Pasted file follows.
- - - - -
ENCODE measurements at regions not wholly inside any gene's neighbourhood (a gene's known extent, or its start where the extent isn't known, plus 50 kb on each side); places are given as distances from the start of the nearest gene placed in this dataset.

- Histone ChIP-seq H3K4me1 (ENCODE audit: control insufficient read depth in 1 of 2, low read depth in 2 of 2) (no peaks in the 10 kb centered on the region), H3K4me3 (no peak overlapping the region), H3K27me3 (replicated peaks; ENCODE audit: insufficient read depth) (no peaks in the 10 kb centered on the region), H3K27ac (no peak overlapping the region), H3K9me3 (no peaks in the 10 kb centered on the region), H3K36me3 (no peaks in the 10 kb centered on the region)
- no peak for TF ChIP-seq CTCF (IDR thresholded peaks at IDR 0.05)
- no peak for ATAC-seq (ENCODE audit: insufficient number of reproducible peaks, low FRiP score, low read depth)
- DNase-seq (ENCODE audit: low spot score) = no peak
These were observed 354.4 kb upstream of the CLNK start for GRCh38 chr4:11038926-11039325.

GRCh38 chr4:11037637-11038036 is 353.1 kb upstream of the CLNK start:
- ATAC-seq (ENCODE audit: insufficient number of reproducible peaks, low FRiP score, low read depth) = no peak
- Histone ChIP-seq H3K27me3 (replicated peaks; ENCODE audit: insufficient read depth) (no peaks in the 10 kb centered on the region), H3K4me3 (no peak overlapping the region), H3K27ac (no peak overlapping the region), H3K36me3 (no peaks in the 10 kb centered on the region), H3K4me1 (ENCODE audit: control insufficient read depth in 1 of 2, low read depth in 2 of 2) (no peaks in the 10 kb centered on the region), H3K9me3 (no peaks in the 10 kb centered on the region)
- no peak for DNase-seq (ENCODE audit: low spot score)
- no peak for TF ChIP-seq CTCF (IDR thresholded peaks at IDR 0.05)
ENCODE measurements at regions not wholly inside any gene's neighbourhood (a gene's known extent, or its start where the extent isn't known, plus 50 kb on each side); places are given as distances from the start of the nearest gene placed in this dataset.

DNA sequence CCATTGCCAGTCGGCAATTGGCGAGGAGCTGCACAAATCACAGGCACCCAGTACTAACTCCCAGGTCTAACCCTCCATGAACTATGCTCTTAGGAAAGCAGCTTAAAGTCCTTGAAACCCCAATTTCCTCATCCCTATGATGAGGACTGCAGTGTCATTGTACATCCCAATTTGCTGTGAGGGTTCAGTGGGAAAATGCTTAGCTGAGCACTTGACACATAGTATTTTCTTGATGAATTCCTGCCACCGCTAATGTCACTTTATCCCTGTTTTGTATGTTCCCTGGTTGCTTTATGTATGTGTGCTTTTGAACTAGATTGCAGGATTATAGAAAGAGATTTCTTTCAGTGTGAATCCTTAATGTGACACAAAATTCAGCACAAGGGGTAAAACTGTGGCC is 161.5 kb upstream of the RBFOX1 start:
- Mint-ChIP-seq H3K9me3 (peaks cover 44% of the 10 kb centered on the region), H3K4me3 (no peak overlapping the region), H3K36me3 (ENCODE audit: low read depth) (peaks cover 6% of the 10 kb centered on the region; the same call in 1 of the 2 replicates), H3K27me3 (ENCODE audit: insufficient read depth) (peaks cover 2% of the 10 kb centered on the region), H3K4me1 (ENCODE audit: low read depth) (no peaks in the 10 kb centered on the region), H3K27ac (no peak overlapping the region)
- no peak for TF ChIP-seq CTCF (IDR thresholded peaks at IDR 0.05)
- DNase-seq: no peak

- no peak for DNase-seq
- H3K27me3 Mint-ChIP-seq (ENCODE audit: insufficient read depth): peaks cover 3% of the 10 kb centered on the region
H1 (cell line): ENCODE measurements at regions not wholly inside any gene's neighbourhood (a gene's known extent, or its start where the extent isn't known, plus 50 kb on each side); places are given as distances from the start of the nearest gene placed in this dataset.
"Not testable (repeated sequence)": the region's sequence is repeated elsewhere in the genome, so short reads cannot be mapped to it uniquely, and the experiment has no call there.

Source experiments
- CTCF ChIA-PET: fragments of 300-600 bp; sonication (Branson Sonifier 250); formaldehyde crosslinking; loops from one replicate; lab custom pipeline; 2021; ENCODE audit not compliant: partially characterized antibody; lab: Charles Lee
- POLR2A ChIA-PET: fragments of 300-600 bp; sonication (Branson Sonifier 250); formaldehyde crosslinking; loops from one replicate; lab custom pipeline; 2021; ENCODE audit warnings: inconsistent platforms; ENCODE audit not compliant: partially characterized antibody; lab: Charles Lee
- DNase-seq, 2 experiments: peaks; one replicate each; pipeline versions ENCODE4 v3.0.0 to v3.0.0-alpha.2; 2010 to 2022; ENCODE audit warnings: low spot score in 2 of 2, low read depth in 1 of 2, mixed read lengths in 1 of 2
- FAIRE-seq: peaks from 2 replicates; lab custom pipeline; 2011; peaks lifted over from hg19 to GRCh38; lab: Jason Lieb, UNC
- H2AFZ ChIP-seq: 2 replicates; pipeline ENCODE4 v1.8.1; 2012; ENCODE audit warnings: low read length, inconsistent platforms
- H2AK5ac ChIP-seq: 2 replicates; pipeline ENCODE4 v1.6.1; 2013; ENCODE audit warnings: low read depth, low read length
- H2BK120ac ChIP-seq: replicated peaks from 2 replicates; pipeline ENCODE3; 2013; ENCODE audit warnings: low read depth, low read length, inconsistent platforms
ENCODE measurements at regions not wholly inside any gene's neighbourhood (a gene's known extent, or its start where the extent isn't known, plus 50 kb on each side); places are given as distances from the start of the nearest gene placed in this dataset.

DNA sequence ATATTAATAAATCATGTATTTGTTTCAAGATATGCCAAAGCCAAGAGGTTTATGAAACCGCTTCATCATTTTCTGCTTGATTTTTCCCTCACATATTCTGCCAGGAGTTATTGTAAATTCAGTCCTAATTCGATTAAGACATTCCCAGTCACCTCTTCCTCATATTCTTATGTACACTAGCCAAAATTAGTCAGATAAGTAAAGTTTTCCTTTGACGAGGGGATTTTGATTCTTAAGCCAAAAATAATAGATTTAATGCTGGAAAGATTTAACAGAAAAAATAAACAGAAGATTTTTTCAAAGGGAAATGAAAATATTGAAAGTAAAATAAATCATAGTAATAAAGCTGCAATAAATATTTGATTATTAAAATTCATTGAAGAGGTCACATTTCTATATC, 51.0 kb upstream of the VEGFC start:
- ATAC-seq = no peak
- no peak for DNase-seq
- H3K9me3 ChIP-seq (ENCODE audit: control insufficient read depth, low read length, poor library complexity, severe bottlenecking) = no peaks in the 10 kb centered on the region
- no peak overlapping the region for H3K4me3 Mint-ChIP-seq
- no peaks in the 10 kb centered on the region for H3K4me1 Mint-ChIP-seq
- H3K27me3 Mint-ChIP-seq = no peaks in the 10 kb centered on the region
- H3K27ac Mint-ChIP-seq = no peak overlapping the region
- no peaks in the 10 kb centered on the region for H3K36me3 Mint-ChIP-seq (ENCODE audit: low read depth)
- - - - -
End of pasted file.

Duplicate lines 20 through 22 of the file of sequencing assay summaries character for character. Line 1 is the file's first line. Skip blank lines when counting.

"Not testable (repeated sequence)": the region's sequence is repeated elsewhere in the genome, so short reads cannot be mapped to it uniquely, and the experiment has no call there.

Source experiments
- CTCF ChIA-PET: fragments of 300-600 bp; sonication (Branson Sonifier 250); formaldehyde crosslinking; loops from one replicate; lab custom pipeline; 2021; ENCODE audit not compliant: partially characterized antibody; lab: Charles Lee